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Re: Db2, Oracle, SQL Server

From: DA Morgan <>
Date: Fri, 04 Feb 2005 16:39:26 -0800
Message-ID: <1107563803.541716@yasure>

Mark D Powell wrote:

> I have actually worked with all three databases in question. I have
> only installed and configured DB2 UDB. We did very little with it once
> I got it installed and managed to reach it from a PC client.
> Management of DB2 requires using a slew of utilities compared to
> commands in Oracle and the GUI for DB2 at the time was written in java
> was slow, slow, and slower still. This was OK with me since I perfer
> to work from a command line interface and perform my tasks via scripts.
> I have a little more experience with SQL Server having verified and/or
> setup several maintenance jobs, having performed a couple of production
> fixes, and done a couple of installations.
> I have a decade of experience with Oracle.
> SQL Server is great for standalone setups and low object change
> environments but as you add users and add object change activity I find
> Oracle is a better choice. DB2 UDB is a fully functional rdbms and an
> IBM partner has told me that IBM is working as hard as they can to make
> it look more like Oracle (converting utilities to being SQL type
> commands as in ALTER DATABASE, ALTER SYSTEM, etc) But as of 8.2 I find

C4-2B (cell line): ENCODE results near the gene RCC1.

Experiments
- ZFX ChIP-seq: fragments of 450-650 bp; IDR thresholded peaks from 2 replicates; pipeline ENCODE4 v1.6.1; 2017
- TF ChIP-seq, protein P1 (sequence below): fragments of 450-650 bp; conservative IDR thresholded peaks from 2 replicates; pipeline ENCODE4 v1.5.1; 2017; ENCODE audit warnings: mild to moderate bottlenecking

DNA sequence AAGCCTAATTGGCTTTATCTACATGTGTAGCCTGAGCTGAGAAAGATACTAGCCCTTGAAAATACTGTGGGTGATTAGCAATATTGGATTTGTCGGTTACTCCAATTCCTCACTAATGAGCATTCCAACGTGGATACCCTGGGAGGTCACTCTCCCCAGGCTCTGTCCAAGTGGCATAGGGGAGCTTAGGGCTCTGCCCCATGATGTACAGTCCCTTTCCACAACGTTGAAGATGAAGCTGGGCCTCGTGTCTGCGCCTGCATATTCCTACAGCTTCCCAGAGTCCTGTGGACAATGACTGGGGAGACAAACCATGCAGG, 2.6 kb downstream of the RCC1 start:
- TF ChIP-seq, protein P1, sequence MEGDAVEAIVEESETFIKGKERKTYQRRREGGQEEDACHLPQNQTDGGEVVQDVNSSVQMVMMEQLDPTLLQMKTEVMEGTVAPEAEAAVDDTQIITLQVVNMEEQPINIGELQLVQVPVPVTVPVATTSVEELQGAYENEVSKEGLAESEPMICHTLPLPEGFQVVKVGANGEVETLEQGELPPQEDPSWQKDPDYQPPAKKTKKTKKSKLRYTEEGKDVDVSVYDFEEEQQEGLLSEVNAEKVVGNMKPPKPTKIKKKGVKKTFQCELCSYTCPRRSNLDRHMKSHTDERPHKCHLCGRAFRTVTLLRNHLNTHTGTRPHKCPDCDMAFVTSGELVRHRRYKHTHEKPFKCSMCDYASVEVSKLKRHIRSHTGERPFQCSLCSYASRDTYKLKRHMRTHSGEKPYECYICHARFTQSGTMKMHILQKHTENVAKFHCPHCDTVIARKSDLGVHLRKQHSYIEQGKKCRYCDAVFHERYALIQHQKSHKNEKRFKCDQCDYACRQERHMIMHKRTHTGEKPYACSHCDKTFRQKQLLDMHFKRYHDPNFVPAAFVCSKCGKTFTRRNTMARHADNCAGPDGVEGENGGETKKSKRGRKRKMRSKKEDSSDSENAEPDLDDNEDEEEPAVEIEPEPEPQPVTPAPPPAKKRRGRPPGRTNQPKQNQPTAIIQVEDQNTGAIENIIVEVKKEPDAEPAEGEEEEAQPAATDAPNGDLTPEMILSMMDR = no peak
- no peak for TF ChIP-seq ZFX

> Oracle is much easier for a DBA to manage.
> Oracle gives the DBA and developers greater access to what it does
> internally than either of the other two products. Most of the time you
> do not need to look that deeply but for critical code and application
> features this difference might be important.
> On the down side Oracle is probably more expensive to buy than either
> DB2 UDB or SQL Server but you can run Oracle on Linux, UNIX, VMS, and
> OS-Z as well as Windows so you have a wide choice of hardware vendors
> and platforms wtih Oracle. With SQL Server you are pretty much locked
> into Windows on Intel compatiable processors. DB2 UDB runs on Windows
> (I think), Linux, UNIX (Sun and HP only), or the mainframe so you have
> a little more flexibility over SQL Server.
> HTH -- Mark D Powell --

I was with you right up to the last paragraph. I have yet to see, with current 10g pricing, where Oracle costs more than either SQL Server or DB2. It is important to remember that Oracle Standard Edition is the equal of SQL Server. And while I am not as familiar with IBM's latest, 8.2, I suspect it too is still more the equal of Oracle Standard Edition than Oracle Enterprise Edition. I'd be interested in knowing what you think.

Daniel A. Morgan
University of Washington
(replace 'x' with 'u' to respond)
Received on Fri Feb 04 2005 - 18:39:26 CST

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